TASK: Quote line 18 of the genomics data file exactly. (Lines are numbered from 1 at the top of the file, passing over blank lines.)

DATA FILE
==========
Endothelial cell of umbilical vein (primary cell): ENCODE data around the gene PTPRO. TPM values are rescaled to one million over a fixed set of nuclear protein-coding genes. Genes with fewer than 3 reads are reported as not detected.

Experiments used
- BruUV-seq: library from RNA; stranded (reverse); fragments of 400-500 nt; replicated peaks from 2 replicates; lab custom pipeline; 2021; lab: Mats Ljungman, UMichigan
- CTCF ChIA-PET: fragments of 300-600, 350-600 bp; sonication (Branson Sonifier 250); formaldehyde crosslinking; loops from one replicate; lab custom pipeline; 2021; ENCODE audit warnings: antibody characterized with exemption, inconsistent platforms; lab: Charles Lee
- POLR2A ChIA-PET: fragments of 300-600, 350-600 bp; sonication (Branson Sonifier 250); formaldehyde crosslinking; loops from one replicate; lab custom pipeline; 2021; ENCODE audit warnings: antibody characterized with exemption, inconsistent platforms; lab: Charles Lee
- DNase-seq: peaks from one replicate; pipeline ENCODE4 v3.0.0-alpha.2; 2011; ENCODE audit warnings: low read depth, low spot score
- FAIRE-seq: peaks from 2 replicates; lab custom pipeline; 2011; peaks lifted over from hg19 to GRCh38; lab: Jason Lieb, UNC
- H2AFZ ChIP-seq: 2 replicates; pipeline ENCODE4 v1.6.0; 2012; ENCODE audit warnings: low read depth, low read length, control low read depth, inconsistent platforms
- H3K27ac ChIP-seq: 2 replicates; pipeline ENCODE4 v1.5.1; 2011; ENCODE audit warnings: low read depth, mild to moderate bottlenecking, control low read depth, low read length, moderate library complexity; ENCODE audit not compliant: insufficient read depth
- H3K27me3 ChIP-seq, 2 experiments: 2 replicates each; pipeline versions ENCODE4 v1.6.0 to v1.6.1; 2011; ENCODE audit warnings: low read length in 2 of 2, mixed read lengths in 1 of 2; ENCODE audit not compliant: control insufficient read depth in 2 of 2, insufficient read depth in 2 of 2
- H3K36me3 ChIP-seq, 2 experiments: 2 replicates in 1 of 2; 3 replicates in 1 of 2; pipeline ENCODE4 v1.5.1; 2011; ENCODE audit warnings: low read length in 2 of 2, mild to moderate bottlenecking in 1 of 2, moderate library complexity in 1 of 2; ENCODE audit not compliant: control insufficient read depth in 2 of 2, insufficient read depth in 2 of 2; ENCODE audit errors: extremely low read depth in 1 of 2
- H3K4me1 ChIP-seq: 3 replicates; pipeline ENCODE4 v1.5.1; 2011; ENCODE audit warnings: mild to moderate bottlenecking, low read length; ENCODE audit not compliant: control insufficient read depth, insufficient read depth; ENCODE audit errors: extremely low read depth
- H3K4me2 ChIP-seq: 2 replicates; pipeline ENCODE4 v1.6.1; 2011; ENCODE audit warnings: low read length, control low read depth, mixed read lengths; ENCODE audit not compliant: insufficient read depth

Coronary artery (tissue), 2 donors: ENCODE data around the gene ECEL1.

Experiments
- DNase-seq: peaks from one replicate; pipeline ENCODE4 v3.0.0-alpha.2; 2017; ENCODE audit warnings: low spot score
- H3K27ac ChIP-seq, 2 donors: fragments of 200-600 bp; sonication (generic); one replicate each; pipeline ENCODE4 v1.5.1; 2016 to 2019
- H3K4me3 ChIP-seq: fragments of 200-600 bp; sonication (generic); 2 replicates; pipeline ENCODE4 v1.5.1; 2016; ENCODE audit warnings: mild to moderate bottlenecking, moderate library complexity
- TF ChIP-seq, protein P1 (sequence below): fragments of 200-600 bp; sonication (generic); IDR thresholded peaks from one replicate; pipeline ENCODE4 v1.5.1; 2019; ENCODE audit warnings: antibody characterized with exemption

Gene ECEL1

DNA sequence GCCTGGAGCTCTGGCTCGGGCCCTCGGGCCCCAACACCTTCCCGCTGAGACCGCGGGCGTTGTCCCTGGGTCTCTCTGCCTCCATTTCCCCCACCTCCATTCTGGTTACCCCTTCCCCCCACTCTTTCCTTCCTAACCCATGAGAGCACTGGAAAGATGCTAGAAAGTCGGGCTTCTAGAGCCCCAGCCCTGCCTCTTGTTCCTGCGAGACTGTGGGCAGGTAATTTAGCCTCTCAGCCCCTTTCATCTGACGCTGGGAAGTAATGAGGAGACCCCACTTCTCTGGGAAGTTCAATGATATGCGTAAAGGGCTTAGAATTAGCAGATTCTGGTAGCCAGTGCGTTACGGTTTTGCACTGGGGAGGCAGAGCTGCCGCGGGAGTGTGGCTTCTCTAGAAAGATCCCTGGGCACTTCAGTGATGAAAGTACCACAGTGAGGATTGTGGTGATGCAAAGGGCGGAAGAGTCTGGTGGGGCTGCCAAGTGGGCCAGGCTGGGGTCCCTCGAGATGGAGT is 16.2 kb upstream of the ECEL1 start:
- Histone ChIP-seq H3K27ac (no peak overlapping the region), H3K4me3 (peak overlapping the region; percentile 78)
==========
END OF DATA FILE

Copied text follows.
- H3K4me3 ChIP-seq: fragments of 200-600 bp; sonication (generic); 2 replicates; pipeline ENCODE4 v1.5.1; 2016; ENCODE audit warnings: mild to moderate bottlenecking, moderate library complexity